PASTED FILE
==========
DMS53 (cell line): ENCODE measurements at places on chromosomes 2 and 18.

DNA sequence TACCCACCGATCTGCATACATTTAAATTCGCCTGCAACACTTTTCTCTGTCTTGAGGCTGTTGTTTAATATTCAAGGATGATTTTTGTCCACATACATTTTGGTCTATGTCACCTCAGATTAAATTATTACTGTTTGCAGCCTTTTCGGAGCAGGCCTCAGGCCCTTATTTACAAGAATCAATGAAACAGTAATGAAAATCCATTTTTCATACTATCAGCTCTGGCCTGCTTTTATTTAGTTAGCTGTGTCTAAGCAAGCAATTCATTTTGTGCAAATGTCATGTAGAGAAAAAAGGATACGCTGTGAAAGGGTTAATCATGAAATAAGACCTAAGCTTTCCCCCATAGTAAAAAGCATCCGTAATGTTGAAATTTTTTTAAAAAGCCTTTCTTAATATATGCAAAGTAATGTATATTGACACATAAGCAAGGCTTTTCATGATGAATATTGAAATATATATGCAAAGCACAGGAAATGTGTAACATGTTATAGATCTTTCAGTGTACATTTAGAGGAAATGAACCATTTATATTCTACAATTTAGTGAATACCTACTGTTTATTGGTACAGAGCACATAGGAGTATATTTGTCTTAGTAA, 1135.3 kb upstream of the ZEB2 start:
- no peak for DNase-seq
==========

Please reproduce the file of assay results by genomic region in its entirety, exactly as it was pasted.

DMS53 (cell line): ENCODE measurements at places on chromosomes 2 and 18.

DNA sequence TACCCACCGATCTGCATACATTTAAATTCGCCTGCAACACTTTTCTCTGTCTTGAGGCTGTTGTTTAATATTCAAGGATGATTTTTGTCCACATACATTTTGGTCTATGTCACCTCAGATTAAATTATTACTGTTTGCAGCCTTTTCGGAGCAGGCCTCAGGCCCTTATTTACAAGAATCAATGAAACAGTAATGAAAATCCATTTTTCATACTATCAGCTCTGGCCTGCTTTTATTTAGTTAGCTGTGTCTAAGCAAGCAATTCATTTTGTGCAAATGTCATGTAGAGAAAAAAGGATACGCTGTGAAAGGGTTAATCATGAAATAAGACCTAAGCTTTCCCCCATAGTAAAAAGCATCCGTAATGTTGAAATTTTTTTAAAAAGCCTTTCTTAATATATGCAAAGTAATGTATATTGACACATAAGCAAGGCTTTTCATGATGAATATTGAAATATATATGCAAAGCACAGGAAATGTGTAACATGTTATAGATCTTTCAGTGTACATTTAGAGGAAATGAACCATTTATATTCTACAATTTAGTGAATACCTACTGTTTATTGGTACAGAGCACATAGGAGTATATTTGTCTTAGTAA, 1135.3 kb upstream of the ZEB2 start:
- no peak for DNase-seq